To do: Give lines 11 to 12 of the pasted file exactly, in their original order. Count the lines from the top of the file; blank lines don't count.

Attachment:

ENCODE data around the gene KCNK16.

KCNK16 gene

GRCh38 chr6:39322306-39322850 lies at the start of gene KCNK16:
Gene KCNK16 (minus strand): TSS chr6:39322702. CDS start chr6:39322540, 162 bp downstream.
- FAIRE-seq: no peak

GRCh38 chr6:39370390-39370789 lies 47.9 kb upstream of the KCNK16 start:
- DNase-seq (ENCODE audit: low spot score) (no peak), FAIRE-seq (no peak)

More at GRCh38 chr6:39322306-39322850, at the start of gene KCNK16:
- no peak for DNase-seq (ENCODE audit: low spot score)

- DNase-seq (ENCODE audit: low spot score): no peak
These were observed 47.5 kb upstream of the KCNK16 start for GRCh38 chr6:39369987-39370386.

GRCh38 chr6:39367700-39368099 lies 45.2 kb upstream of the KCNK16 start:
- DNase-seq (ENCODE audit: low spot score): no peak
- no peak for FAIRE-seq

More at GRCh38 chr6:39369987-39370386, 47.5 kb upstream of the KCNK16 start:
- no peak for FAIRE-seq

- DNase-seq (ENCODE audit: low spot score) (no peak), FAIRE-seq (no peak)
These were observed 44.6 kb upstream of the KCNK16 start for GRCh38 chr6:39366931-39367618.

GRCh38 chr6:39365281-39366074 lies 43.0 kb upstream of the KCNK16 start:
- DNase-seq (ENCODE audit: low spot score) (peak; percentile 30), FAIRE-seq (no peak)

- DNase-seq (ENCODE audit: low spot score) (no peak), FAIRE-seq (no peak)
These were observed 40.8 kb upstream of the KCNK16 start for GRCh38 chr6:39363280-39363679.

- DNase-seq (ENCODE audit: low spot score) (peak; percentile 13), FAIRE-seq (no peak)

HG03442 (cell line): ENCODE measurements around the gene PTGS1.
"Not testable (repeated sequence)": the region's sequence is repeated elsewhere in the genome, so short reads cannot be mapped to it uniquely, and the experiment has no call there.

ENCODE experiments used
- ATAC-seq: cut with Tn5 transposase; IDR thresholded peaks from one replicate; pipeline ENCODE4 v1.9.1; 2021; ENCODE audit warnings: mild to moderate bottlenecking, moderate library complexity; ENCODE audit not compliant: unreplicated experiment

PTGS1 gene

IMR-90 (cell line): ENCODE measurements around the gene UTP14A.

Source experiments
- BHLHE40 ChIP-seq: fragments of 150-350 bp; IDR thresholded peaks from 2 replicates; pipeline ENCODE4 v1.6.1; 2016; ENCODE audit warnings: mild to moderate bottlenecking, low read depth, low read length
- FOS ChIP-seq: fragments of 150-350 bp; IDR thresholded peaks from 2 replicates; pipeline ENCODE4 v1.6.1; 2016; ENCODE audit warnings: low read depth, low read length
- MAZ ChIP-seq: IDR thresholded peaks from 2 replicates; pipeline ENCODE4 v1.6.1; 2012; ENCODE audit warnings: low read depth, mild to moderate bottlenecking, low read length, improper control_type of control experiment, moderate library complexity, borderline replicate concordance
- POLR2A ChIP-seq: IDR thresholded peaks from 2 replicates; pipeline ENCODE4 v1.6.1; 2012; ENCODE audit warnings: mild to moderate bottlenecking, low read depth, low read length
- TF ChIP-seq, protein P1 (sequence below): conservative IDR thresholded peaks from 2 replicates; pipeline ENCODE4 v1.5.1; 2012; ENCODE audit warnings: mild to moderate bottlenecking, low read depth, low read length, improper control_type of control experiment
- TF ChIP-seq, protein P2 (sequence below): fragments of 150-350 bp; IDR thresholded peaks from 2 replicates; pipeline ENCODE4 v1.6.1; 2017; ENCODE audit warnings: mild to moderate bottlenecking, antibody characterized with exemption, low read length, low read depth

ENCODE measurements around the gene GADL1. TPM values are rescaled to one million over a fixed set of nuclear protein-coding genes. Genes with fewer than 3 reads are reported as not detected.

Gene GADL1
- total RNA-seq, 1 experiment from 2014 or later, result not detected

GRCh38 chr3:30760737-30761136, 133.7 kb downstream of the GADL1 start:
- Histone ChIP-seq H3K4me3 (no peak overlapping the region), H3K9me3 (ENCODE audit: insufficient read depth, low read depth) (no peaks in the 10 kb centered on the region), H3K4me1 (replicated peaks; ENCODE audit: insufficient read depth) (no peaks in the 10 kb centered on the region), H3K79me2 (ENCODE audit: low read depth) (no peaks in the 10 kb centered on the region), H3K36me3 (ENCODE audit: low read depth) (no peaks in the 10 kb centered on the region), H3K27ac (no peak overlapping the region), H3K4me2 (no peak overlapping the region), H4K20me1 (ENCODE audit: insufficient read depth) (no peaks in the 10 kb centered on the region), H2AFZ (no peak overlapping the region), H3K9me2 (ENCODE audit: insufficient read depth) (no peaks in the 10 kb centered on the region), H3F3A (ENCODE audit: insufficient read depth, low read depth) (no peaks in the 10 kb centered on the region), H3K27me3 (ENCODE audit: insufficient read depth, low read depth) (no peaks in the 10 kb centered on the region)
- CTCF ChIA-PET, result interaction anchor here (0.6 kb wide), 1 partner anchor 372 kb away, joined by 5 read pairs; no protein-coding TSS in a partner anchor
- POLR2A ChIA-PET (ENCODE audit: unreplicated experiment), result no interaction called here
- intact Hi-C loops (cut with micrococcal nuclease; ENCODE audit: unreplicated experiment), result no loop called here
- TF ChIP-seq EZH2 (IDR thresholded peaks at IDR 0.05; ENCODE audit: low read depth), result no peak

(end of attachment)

These were observed 47.5 kb upstream of the KCNK16 start for GRCh38 chr6:39369987-39370386.

GRCh38 chr6:39367700-39368099 lies 45.2 kb upstream of the KCNK16 start: